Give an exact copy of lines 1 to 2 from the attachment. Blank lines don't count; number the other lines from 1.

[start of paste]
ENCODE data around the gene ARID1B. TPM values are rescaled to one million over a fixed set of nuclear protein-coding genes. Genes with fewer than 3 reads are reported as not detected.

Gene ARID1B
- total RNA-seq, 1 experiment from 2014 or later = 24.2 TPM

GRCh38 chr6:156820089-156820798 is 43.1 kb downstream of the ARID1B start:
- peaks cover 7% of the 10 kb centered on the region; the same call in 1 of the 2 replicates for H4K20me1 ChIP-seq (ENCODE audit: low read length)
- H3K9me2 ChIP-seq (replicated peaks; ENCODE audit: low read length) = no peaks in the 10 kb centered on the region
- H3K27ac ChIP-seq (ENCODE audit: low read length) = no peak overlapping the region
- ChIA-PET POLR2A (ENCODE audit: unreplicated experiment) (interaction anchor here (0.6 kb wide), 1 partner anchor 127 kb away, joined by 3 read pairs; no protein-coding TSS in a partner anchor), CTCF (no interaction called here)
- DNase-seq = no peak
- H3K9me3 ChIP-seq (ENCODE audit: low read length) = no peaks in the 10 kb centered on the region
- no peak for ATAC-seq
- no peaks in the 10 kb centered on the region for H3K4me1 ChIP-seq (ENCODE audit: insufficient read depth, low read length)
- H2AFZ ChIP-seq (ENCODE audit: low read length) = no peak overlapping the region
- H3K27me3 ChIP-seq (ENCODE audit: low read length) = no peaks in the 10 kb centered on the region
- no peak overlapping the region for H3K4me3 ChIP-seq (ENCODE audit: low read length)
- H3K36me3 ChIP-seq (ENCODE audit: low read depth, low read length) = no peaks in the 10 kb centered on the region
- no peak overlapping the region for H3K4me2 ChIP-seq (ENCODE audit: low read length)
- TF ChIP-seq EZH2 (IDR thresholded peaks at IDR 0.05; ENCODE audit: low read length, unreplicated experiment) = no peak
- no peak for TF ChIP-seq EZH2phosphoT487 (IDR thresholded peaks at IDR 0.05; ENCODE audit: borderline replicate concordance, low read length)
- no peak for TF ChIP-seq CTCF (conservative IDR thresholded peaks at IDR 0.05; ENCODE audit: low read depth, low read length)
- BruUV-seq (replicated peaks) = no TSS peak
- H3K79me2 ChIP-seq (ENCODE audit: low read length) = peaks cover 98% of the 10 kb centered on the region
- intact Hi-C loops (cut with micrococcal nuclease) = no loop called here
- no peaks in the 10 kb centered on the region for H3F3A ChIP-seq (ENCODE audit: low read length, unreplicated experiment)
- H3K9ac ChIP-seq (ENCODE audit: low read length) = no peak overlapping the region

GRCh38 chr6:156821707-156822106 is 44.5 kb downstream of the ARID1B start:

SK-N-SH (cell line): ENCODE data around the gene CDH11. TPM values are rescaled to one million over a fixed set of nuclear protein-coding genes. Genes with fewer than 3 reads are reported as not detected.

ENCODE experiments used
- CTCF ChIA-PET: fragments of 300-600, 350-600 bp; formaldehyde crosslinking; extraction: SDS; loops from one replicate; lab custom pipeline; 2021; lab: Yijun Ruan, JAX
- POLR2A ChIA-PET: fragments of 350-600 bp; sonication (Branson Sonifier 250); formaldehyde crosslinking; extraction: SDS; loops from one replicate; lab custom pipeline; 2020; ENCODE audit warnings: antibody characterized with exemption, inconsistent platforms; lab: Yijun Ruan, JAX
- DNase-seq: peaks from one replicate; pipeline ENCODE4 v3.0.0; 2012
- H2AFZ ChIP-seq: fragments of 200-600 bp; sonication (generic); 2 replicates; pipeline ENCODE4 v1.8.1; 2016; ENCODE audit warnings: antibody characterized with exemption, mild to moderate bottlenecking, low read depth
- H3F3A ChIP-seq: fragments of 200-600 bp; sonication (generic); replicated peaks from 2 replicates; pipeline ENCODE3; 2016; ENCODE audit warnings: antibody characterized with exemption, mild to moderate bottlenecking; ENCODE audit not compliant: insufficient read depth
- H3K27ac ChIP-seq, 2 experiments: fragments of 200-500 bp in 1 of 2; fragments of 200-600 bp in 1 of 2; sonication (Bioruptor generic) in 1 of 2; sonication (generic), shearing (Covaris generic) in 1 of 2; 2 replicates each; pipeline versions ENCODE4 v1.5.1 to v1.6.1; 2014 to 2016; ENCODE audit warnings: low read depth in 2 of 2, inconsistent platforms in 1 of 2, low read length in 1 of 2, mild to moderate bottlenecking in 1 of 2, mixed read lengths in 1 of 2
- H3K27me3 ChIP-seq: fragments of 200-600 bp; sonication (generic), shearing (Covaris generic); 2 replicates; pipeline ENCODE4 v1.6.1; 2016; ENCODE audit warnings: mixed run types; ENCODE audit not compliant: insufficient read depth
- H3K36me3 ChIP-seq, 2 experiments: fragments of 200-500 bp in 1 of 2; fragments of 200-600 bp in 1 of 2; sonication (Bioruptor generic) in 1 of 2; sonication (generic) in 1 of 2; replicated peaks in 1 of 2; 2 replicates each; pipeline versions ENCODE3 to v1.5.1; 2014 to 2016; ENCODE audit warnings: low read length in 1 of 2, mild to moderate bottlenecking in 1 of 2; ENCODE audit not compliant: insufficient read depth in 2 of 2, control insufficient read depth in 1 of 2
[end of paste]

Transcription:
ENCODE data around the gene ARID1B. TPM values are rescaled to one million over a fixed set of nuclear protein-coding genes. Genes with fewer than 3 reads are reported as not detected.

Gene ARID1B